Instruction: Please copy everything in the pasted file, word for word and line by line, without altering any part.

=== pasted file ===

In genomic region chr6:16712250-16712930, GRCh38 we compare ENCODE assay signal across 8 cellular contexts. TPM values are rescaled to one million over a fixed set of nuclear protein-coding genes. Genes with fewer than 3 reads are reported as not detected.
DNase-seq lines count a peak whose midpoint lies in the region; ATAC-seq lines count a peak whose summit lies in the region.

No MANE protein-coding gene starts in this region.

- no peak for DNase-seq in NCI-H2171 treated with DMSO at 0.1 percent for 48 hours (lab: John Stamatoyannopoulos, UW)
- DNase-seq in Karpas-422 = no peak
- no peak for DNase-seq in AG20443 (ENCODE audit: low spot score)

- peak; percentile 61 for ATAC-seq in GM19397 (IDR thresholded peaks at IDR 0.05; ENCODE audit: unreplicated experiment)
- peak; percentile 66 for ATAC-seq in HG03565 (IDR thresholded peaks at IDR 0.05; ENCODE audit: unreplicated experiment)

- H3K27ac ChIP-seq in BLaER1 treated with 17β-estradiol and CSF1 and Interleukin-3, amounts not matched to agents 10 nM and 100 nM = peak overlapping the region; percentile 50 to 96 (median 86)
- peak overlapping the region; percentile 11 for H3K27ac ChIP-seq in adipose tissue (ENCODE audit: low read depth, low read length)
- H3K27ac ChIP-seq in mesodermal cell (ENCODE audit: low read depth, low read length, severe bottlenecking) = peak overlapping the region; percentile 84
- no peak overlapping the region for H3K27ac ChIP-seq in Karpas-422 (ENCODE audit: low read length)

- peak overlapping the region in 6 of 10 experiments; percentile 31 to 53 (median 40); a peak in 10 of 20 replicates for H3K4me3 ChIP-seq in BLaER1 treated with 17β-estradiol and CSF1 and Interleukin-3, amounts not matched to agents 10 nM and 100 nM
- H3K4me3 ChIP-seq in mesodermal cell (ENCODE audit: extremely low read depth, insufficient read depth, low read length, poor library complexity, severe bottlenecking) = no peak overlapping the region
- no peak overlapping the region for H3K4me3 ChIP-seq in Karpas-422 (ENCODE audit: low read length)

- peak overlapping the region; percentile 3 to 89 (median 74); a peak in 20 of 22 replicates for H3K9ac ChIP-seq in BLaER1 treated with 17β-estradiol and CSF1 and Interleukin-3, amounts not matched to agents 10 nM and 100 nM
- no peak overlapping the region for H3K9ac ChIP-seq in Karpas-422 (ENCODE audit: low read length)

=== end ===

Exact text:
In genomic region chr6:16712250-16712930, GRCh38 we compare ENCODE assay signal across 8 cellular contexts. TPM values are rescaled to one million over a fixed set of nuclear protein-coding genes. Genes with fewer than 3 reads are reported as not detected.
DNase-seq lines count a peak whose midpoint lies in the region; ATAC-seq lines count a peak whose summit lies in the region.

No MANE protein-coding gene starts in this region.

- no peak for DNase-seq in NCI-H2171 treated with DMSO at 0.1 percent for 48 hours (lab: John Stamatoyannopoulos, UW)
- DNase-seq in Karpas-422 = no peak
- no peak for DNase-seq in AG20443 (ENCODE audit: low spot score)

- peak; percentile 61 for ATAC-seq in GM19397 (IDR thresholded peaks at IDR 0.05; ENCODE audit: unreplicated experiment)
- peak; percentile 66 for ATAC-seq in HG03565 (IDR thresholded peaks at IDR 0.05; ENCODE audit: unreplicated experiment)

- H3K27ac ChIP-seq in BLaER1 treated with 17β-estradiol and CSF1 and Interleukin-3, amounts not matched to agents 10 nM and 100 nM = peak overlapping the region; percentile 50 to 96 (median 86)
- peak overlapping the region; percentile 11 for H3K27ac ChIP-seq in adipose tissue (ENCODE audit: low read depth, low read length)
- H3K27ac ChIP-seq in mesodermal cell (ENCODE audit: low read depth, low read length, severe bottlenecking) = peak overlapping the region; percentile 84
- no peak overlapping the region for H3K27ac ChIP-seq in Karpas-422 (ENCODE audit: low read length)

- peak overlapping the region in 6 of 10 experiments; percentile 31 to 53 (median 40); a peak in 10 of 20 replicates for H3K4me3 ChIP-seq in BLaER1 treated with 17β-estradiol and CSF1 and Interleukin-3, amounts not matched to agents 10 nM and 100 nM
- H3K4me3 ChIP-seq in mesodermal cell (ENCODE audit: extremely low read depth, insufficient read depth, low read length, poor library complexity, severe bottlenecking) = no peak overlapping the region
- no peak overlapping the region for H3K4me3 ChIP-seq in Karpas-422 (ENCODE audit: low read length)

- peak overlapping the region; percentile 3 to 89 (median 74); a peak in 20 of 22 replicates for H3K9ac ChIP-seq in BLaER1 treated with 17β-estradiol and CSF1 and Interleukin-3, amounts not matched to agents 10 nM and 100 nM
- no peak overlapping the region for H3K9ac ChIP-seq in Karpas-422 (ENCODE audit: low read length)